“I give so much of myself on Sunday. I drain all the life out of myself out there. I get paid to play, to win, to give the city pride, so maybe everybody can forget for a little while how hard life is.”
—Randall Cunningham, Philadelphia Eagles, 1989
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Sundays are sacred. As summer fades and the NFL stampedes onto the front pages of every sports section from Jacksonville to Seattle, Americans from coast to coast scramble to rearrange their weekends around men in tights. And while throwing on the home team’s jersey and cracking open a cold one may constitute a warm-up for the fans in the stands, players take a more measured approach.
Pre-game rituals can range from the oddly meticulous—Bears linebacker Brian Urlacher eats precisely two chocolate chip cookies prior to each game—to the intense—former Eagles safety Brian Dawkins famously stalked the end zone while carrying on an intimate conversation with the game ball minutes ahead of kickoff—to the downright insane—legendary YouTube footage of ex-Jaguars defensive tackle John Henderson shows him repeatedly asking to be slapped across the face by an assistant trainer before taking the field.
But whatever the madness, there is a method. Because for hundreds of NFL players, gearing up for Gladiator-like competition on gameday is no small task, making even the most mundane parts of preparation critically important.
And with the 2012 playoffs nearing, sticking to the prep that got them this far is crucial.
First on the Sunday morning agenda: fueling up properly. “I always eat the same breakfast,” says Baltimore Ravens safety James Ihedigbo. His lucky morning meal became a tradition after a breakout performance in his freshman year at UMass, and has now lasted through multiple AFC Championship games and Super Bowl XLVI as a member of the New England Patriots. “I have French toast, three scrambled eggs and strawberries. I have that same meal before every game.”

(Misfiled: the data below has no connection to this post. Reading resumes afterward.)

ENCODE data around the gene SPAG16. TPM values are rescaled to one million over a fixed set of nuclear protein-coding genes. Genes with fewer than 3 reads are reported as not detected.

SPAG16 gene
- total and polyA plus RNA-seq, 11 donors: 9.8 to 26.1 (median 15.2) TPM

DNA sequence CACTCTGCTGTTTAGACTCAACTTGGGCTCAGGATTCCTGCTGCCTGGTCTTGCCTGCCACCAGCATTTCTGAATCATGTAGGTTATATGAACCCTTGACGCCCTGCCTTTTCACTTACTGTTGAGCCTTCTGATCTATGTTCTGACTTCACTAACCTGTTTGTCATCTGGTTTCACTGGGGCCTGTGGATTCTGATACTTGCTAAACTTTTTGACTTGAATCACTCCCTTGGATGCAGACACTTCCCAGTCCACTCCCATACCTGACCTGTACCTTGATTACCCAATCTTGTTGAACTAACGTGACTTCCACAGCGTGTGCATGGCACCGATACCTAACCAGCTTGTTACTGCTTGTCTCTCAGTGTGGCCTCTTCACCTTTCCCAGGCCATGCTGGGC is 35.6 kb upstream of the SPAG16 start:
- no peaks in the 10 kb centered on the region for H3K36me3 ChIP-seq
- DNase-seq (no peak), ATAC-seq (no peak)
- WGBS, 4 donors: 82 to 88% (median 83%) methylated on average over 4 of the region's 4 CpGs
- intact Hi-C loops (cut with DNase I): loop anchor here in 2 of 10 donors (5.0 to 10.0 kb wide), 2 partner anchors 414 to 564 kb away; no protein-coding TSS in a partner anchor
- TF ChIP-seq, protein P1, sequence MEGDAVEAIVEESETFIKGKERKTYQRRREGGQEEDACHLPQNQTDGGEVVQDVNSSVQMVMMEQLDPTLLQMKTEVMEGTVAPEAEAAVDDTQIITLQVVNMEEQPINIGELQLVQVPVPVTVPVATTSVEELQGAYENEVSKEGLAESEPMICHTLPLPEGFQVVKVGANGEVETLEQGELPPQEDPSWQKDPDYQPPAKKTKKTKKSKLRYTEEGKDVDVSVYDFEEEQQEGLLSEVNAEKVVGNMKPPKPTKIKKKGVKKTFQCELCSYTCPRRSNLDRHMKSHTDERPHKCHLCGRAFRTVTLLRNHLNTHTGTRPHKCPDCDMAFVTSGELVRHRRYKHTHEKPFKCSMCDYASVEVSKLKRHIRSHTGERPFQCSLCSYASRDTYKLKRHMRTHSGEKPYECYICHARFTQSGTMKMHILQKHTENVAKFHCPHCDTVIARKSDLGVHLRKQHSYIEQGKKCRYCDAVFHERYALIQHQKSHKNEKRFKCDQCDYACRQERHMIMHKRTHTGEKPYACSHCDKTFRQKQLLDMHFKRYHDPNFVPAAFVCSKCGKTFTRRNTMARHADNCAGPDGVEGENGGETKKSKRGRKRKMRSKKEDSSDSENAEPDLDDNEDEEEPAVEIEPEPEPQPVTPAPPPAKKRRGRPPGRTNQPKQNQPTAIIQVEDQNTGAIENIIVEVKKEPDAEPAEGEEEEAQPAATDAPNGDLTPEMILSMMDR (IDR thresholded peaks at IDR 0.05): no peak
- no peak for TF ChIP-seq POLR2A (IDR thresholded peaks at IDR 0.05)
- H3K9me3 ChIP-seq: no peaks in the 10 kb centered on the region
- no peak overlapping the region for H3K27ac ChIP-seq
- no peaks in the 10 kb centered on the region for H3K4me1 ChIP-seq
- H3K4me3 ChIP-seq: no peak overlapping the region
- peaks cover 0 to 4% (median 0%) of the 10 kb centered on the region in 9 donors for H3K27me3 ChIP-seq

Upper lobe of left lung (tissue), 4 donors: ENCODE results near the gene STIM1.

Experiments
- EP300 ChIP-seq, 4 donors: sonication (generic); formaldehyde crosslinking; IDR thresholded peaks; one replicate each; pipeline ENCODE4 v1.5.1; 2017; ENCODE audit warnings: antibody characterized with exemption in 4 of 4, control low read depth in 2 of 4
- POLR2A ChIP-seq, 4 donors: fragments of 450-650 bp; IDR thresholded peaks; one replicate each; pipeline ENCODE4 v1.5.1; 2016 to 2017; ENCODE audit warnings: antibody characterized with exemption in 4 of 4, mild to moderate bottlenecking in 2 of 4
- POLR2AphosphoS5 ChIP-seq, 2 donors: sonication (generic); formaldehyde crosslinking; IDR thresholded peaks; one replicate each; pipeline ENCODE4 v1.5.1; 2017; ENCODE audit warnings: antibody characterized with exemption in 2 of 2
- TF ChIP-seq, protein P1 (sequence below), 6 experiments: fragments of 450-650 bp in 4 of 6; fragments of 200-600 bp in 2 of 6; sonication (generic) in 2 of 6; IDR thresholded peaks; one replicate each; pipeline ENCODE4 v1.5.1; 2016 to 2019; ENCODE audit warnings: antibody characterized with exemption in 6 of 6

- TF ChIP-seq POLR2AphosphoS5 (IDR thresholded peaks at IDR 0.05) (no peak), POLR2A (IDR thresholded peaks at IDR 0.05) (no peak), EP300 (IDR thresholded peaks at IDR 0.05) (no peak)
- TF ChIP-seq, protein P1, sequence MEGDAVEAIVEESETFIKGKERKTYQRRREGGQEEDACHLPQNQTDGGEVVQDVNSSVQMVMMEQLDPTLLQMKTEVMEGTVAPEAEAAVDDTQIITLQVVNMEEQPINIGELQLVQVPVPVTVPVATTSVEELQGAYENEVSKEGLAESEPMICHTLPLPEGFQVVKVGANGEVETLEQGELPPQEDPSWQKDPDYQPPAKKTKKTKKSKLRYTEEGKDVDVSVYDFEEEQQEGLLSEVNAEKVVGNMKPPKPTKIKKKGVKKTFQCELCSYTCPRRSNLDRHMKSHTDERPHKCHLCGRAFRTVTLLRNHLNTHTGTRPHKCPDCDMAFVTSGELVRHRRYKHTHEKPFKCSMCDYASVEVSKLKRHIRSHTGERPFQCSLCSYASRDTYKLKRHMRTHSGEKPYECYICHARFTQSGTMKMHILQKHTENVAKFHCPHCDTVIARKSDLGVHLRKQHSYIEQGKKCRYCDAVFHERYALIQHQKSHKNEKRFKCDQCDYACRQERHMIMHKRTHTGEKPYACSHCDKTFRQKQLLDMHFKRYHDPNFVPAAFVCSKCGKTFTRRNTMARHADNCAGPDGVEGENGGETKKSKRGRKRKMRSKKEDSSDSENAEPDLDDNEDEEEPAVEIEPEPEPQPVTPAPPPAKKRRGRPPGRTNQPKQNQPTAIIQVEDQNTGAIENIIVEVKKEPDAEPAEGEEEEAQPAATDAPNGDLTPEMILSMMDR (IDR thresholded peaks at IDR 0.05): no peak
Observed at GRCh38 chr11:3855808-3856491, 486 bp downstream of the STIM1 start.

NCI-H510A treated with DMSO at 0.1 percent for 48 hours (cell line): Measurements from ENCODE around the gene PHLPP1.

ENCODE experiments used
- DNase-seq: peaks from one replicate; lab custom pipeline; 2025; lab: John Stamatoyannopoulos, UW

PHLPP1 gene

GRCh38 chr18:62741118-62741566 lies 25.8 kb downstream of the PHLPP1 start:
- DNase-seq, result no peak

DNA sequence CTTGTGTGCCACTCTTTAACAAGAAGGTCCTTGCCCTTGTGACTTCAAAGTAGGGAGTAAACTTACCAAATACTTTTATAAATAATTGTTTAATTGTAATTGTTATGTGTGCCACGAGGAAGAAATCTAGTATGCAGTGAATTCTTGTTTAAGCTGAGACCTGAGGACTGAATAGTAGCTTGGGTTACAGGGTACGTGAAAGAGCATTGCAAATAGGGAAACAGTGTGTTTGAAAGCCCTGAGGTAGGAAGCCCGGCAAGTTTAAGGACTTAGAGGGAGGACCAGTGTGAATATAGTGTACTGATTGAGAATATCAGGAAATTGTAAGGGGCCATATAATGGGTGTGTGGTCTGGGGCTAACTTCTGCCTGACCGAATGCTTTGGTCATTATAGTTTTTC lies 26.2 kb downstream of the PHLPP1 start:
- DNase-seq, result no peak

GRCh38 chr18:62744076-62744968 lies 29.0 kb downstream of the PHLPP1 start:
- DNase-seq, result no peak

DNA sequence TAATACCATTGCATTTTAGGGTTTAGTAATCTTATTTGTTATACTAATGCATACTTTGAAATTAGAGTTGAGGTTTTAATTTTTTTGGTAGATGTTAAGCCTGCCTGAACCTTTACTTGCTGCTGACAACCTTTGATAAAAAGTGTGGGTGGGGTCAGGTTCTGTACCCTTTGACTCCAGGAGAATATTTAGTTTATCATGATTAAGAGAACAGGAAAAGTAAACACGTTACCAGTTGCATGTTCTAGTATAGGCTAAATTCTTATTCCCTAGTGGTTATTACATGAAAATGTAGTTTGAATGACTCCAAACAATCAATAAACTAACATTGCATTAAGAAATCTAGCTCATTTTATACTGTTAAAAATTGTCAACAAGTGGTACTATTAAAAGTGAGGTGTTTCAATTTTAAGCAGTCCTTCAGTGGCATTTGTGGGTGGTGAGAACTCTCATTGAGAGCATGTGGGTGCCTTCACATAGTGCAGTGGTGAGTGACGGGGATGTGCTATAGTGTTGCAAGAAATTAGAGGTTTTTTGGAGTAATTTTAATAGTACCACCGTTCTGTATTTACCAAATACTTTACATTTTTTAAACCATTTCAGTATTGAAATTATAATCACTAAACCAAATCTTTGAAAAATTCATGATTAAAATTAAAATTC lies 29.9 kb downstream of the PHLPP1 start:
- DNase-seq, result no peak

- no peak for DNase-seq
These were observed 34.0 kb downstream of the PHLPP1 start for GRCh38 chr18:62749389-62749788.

San Francisco 49ers All-Pro left tackle Joe Staley is no different. “I eat the same meal since my rookie year,” he says. “It consists of two filets, eggs, pasta and broccoli and two purple Gatorades.” Hearty enough? Staley started all 16 games in 2011 for the Niners, who rushed for over 2,000 yards as a team.
And while sticking stubbornly to a particularly flavored sports drink might be simple superstition, many NFL players lean on their faith—and family—on Sunday mornings. Ihedigbo and his mother Rose, who travels to nearly every single game, share a gameday prayer. Likewise, Houston Texans defensive back Alan Ball can’t begin his day without speaking to both his parents. “There are two calls I always make. I always call my mom, I always call my dad,” says Ball. “Call my dad, talk to him for a little bit, call my mom, talk to her, say a little prayer with her.”
When mind, body and soul are full, it’s off to the stadium. Whether via team bus on the road or personal transportation at home, arriving at the arena for battle is enough to get a player’s mind right. Ravens All-Pro Terrell Suggs likes to ride alone, as he morphs into game mode. “That’s when I go from being Terrell Suggs into T-Sizzle,” Suggs told the Baltimore Sun last season. “It’s kind of like Clark Kent going into the phone booth.”